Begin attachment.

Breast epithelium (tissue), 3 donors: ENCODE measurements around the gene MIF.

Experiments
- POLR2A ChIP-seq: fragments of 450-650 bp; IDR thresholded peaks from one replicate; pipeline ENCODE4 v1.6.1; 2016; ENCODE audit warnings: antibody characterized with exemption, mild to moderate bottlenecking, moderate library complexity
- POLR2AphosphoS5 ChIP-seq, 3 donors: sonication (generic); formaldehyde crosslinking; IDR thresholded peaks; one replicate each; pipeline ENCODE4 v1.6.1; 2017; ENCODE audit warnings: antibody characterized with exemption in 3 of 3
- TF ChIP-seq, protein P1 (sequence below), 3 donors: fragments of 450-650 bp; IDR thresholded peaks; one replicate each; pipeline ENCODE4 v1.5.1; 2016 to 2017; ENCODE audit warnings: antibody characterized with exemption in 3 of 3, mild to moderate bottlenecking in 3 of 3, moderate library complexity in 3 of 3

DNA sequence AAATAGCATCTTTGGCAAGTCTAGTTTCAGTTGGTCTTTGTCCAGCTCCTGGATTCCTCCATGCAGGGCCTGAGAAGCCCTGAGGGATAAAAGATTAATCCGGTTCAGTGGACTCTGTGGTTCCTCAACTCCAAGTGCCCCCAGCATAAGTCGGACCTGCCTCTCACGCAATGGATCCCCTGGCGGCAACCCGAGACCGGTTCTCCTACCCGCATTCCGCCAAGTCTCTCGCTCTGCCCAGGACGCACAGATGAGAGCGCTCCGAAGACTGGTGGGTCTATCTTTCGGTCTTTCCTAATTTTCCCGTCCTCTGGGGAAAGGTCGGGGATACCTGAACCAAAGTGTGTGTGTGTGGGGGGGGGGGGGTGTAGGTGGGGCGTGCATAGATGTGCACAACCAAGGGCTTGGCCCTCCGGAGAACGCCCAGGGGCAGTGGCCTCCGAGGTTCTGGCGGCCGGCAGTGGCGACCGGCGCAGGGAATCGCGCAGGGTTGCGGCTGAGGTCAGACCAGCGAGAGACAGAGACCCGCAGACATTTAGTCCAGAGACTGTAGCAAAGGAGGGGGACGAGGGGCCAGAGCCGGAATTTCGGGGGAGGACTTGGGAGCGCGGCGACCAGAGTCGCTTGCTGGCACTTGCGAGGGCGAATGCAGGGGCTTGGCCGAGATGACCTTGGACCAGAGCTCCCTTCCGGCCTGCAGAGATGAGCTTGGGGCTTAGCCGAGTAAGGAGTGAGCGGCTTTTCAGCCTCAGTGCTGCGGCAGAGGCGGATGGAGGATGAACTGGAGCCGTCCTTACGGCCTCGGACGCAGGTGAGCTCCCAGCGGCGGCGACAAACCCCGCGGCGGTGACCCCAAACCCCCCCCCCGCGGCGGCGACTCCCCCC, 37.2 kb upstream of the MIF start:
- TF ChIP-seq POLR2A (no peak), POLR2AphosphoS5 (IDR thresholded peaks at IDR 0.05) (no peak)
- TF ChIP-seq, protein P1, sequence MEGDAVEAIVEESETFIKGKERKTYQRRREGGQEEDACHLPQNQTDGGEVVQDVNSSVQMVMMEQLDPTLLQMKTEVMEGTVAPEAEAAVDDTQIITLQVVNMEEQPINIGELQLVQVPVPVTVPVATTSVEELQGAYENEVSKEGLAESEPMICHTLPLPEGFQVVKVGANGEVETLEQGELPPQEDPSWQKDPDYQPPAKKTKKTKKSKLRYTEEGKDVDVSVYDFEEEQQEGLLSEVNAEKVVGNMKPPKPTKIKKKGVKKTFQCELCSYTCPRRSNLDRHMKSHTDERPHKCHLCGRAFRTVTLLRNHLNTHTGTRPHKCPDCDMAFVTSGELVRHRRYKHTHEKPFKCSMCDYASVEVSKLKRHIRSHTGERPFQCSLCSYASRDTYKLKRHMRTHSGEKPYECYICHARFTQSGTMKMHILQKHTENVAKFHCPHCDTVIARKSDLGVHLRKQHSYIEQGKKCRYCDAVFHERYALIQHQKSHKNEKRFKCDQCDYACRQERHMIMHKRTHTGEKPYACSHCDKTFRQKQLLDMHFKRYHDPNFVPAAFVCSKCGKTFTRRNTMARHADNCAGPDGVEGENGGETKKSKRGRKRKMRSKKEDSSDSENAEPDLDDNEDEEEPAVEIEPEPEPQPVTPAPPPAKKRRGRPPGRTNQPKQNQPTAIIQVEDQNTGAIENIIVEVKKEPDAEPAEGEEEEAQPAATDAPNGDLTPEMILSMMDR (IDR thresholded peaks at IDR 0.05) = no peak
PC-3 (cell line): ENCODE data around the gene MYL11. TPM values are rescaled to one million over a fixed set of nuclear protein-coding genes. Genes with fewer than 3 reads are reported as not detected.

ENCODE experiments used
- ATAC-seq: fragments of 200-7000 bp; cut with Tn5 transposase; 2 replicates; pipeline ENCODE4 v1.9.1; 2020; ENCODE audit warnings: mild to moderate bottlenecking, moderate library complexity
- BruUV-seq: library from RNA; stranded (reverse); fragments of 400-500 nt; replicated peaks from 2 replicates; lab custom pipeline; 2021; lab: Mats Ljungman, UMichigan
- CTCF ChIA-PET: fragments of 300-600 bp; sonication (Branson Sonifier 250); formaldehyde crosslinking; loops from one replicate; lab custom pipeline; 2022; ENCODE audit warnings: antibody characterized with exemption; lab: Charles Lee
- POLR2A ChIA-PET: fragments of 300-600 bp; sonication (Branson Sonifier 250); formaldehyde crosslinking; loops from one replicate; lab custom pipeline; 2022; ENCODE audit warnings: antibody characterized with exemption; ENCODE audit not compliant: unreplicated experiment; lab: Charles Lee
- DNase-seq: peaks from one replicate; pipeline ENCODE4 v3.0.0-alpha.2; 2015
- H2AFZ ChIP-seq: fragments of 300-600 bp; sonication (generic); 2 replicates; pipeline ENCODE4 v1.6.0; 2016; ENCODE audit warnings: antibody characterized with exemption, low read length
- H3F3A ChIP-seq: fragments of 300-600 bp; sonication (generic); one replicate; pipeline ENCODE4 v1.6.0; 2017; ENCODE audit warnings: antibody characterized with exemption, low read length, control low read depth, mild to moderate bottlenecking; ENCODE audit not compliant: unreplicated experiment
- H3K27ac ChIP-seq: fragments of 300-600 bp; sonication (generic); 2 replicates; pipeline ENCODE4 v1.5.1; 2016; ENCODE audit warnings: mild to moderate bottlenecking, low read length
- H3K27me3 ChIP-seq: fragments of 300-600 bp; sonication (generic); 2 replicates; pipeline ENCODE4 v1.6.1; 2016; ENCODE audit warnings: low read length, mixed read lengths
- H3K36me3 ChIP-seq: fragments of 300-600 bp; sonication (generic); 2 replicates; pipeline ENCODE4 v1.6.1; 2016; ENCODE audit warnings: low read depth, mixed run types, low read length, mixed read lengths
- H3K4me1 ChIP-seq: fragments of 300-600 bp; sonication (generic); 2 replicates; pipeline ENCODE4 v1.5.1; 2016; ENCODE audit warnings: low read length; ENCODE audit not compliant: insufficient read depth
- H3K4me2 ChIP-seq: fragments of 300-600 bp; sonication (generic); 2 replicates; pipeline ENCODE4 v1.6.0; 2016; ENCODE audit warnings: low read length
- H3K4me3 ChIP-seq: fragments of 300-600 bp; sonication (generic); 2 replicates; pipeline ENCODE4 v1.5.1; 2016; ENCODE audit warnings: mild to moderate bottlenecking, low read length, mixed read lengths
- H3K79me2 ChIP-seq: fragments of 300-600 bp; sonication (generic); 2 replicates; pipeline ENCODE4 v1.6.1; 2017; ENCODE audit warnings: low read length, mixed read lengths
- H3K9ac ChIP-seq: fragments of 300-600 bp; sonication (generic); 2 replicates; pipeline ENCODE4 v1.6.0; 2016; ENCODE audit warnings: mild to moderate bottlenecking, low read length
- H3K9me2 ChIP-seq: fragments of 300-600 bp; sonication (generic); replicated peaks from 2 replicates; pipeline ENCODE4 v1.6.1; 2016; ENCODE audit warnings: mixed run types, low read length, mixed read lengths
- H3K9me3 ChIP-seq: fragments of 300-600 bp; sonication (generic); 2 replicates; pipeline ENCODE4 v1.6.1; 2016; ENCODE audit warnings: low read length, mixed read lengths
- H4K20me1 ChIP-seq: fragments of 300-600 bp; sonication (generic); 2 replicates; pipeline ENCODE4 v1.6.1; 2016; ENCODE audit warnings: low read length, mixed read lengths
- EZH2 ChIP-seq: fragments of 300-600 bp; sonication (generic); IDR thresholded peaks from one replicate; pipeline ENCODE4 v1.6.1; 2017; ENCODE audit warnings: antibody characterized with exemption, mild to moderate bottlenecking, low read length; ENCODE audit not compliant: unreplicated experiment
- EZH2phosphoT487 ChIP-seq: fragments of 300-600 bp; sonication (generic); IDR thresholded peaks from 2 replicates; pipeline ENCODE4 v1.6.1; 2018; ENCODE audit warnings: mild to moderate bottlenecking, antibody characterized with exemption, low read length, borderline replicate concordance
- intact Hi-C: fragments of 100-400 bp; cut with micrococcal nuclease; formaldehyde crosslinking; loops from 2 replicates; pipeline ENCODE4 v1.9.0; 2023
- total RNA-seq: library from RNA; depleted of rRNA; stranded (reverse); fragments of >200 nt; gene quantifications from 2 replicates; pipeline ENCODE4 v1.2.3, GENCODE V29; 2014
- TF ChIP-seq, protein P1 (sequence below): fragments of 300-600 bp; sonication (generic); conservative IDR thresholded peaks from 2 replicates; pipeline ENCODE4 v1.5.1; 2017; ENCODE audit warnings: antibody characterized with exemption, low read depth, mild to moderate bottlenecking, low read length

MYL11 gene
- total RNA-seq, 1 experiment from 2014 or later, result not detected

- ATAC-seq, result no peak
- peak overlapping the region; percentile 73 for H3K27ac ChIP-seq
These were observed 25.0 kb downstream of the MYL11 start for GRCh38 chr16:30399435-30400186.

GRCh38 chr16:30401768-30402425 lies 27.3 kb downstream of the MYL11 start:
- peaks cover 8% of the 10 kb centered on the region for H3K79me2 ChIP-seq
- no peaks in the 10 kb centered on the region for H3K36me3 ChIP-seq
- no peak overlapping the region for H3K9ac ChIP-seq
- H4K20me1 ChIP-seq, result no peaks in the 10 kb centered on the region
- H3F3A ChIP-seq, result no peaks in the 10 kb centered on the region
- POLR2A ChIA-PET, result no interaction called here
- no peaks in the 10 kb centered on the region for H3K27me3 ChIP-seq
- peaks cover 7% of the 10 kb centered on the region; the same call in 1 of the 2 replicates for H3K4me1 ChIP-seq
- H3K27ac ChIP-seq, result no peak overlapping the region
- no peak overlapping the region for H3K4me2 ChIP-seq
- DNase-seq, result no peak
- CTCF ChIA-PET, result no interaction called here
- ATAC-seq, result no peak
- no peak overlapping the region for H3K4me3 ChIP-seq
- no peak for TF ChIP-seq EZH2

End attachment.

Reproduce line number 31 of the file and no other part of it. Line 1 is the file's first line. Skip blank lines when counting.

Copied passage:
- intact Hi-C: fragments of 100-400 bp; cut with micrococcal nuclease; formaldehyde crosslinking; loops from 2 replicates; pipeline ENCODE4 v1.9.0; 2023